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    #11 Snautzer01, Jun 23, 2011
    Last edited: Jun 23, 2011
    more then one b29 apparently was called that 482nd Bombardment Squadron, 505th also had a Peachy that one survived till this day

    His name will be a good help.

    pic from B-29 Superfortress 44-62022 | Flickr - Photo Sharing!

    b29 peachy.jpg
     
  12. Snautzer01

    Snautzer01 Well-Known Member

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    This was his target

    (I have found a rapport of this incendiary night raid anyone is interested)


    .

    Clipboard01.jpg

    Clipboard06.jpg

    Clipboard07.jpg
     
  13. syscom3

    syscom3 Pacific Historian

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    Yes ... please post it!
     
  14. Snautzer01

    Snautzer01 Well-Known Member

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  15. syscom3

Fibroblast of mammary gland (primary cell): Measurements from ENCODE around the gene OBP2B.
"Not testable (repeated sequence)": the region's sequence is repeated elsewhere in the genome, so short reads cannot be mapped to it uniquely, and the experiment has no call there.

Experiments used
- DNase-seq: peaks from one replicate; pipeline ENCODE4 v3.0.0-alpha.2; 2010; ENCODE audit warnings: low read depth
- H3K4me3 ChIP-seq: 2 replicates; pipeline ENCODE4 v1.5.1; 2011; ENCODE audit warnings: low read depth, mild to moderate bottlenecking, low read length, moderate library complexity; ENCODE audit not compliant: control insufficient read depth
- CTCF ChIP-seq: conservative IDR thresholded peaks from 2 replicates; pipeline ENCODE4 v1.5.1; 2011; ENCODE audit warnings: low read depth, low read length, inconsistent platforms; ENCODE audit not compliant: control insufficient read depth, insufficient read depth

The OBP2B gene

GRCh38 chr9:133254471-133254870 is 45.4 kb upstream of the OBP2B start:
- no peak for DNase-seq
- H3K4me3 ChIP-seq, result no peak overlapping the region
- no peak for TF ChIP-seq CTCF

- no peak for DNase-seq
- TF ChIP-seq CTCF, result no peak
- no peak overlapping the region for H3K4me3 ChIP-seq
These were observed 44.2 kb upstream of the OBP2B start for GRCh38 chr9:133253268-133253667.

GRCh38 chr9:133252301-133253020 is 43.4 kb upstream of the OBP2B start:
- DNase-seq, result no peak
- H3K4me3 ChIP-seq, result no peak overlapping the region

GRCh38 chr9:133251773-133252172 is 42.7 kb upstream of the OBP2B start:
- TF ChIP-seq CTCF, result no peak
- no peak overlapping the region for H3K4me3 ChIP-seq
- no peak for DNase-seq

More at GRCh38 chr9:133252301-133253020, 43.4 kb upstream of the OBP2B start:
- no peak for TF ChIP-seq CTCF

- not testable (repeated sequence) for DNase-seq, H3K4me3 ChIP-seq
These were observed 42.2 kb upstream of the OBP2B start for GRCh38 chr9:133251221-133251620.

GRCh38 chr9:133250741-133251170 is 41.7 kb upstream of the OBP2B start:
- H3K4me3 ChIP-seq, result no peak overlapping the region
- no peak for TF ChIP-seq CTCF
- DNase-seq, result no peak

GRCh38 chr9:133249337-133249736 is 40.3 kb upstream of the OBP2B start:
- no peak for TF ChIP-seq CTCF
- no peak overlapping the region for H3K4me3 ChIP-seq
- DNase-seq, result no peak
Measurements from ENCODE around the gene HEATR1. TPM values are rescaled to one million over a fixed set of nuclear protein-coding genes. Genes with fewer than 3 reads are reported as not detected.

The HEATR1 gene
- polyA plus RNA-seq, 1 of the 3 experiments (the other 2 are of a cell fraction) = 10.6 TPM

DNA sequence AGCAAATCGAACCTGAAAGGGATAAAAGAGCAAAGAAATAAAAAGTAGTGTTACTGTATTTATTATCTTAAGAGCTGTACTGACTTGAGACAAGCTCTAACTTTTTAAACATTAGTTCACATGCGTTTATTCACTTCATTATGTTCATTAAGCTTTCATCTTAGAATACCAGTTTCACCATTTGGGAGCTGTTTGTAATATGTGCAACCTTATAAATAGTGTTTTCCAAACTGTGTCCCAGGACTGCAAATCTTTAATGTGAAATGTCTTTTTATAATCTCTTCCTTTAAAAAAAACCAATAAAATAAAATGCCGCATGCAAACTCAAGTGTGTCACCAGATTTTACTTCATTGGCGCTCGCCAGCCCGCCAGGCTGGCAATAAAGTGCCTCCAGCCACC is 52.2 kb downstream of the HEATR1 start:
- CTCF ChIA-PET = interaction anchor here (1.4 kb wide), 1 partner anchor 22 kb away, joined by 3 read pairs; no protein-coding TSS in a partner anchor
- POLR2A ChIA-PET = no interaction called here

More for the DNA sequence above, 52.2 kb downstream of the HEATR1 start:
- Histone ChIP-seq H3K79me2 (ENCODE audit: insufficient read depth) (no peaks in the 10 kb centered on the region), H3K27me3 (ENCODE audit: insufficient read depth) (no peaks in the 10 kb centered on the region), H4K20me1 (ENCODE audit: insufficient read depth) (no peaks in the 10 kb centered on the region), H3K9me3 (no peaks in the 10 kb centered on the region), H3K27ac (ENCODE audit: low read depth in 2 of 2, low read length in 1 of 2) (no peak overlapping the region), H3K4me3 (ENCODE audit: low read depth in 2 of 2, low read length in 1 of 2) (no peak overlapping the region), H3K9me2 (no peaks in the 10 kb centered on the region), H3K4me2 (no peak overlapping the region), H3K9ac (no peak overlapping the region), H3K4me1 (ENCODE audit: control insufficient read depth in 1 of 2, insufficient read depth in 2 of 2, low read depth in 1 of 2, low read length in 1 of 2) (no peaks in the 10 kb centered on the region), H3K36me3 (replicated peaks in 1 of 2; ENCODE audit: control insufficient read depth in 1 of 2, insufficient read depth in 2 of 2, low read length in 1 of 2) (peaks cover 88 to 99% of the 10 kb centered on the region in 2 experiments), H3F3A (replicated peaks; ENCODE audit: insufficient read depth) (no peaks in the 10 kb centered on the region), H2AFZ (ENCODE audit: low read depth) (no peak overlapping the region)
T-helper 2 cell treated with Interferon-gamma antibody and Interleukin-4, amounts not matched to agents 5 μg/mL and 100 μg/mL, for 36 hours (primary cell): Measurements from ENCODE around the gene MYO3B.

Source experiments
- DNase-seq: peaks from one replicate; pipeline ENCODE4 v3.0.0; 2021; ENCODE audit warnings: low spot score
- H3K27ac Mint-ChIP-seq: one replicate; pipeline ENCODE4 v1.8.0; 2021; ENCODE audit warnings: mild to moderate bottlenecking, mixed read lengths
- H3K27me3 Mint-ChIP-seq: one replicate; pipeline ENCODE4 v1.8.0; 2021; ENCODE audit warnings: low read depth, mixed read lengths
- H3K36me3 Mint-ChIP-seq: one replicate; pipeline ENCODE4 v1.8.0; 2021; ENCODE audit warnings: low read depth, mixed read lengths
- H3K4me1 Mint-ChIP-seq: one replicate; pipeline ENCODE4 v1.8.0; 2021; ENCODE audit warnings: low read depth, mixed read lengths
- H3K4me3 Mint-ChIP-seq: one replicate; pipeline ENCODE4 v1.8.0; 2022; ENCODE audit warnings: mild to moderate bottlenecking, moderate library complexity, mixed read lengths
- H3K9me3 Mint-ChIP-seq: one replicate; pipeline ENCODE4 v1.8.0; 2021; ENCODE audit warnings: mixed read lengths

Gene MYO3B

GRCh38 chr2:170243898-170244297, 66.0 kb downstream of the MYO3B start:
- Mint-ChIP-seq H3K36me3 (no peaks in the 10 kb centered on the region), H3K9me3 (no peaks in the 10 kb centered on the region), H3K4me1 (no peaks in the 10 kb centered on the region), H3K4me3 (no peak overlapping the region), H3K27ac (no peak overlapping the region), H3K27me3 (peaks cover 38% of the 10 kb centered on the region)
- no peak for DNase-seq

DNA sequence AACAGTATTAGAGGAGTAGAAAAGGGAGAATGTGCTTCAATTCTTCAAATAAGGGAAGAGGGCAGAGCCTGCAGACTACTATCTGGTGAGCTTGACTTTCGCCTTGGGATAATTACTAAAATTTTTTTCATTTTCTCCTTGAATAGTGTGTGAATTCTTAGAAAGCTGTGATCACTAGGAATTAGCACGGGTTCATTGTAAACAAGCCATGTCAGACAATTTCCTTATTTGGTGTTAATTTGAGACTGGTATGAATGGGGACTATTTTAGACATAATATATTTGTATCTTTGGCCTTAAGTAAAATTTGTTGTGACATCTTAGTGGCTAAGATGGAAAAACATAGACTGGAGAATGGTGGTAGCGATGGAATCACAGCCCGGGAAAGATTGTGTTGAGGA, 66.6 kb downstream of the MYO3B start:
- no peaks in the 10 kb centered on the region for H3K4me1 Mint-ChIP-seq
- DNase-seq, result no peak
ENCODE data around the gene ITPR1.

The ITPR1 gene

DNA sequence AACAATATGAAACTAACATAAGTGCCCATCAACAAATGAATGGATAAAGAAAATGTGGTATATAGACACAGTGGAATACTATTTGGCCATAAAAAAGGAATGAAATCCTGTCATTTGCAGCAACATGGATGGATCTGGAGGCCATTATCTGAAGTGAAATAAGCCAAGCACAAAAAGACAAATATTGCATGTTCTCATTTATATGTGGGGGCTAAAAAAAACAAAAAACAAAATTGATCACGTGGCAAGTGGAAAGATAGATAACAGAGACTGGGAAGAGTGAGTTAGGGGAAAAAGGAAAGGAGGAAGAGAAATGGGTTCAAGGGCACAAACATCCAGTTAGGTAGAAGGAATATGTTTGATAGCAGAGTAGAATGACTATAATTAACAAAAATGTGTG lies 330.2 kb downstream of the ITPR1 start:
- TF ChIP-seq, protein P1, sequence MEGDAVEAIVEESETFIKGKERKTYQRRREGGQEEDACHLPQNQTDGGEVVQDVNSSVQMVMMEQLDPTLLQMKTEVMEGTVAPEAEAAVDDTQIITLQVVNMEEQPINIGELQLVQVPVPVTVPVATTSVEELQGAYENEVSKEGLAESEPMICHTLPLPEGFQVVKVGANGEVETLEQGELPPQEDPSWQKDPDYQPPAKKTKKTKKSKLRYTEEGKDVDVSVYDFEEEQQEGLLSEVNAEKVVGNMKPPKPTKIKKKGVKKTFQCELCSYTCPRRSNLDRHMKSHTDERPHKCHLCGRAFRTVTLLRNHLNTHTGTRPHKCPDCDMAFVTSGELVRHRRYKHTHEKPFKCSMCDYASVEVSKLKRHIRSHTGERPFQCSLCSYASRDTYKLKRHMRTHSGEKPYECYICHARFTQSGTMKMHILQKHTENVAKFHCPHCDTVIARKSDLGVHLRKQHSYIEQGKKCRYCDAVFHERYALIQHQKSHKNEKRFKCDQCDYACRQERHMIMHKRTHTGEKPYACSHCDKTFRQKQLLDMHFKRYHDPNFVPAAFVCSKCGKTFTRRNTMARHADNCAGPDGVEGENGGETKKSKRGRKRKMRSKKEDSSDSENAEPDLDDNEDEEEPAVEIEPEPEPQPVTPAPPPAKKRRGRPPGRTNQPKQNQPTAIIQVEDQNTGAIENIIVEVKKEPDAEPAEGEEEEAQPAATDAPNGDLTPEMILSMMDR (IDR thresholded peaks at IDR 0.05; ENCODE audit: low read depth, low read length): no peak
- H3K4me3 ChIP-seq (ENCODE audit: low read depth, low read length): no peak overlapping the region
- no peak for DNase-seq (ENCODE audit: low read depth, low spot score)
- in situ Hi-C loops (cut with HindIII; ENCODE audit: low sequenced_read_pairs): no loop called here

syscom3 Pacific Historian

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    Thats Great! So much detail that went into the mission.

    If you have others, please post.
     
  16. Matt308

    Matt308 Glock Perfection
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    While the B-29 was no match for MiG-15s in Korea, it is interesting to see how many they actually brought down with the remote turret system for engaging a 600mph airplane. I have a book upstairs that also documents the use of the remote turret system used from a scrapped B-29 for a ground AA emplacement (don't recall the near-Japan operational location). The claim was that it was usable, but I don't think that it was credited with any WWII kills. Setting it up must have been just a exercise of geometry and ensuring the analog computing was deemed robust.
     
  17. model299

    model299 Member

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    The computer gunnery system was so new and complex, it caused some problems during production of the first generation of aircraft. I've got several books that talk about GE factory reps having to travel to modification centers, and rewiring entire systems because the factory war-workers, many of them working on "Hi_tech" stuff for the firts time were simply in over their head.